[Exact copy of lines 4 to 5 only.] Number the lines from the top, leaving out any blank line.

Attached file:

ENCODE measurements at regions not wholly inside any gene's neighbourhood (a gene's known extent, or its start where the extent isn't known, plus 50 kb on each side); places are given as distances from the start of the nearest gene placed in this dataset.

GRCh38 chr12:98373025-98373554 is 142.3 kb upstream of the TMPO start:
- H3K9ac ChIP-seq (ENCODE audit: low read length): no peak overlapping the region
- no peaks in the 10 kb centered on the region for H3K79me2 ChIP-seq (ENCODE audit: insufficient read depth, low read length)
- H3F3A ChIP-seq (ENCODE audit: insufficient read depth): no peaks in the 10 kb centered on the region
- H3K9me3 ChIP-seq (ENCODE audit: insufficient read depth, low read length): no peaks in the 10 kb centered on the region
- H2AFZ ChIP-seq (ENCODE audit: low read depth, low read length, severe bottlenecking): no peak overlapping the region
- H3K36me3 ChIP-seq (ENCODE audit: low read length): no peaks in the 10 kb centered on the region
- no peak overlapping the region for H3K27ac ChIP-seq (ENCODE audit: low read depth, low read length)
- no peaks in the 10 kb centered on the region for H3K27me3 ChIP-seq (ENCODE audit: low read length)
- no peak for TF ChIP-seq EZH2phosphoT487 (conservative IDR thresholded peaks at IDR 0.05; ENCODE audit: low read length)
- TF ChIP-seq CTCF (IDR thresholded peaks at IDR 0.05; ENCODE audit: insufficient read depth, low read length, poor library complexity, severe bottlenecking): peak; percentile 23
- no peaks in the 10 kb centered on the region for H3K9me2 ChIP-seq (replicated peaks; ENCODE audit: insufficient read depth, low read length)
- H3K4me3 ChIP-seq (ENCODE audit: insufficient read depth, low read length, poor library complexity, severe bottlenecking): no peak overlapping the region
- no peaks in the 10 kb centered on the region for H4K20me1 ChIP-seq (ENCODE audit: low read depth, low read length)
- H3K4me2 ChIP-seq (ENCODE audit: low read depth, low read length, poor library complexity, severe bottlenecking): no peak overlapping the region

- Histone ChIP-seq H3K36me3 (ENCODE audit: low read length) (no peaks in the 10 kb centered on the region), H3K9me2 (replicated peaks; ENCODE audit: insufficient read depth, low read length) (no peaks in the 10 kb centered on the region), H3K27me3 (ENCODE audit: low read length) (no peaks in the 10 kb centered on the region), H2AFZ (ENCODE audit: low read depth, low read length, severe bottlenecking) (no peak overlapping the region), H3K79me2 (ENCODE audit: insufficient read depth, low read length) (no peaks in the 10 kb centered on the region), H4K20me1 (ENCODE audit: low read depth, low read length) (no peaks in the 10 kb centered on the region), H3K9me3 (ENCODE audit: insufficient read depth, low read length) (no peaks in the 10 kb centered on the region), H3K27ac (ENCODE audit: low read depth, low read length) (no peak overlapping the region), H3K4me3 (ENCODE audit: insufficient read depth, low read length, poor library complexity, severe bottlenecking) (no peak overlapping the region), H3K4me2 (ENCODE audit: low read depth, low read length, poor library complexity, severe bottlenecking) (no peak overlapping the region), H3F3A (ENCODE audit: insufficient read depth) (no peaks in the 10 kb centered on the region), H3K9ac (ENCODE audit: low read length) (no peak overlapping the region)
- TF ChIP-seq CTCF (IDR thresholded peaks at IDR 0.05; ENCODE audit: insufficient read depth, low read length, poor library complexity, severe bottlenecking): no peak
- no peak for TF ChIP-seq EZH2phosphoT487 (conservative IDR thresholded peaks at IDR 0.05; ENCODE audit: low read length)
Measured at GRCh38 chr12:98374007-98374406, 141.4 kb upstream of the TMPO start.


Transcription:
- no peaks in the 10 kb centered on the region for H3K79me2 ChIP-seq (ENCODE audit: insufficient read depth, low read length)
- H3F3A ChIP-seq (ENCODE audit: insufficient read depth): no peaks in the 10 kb centered on the region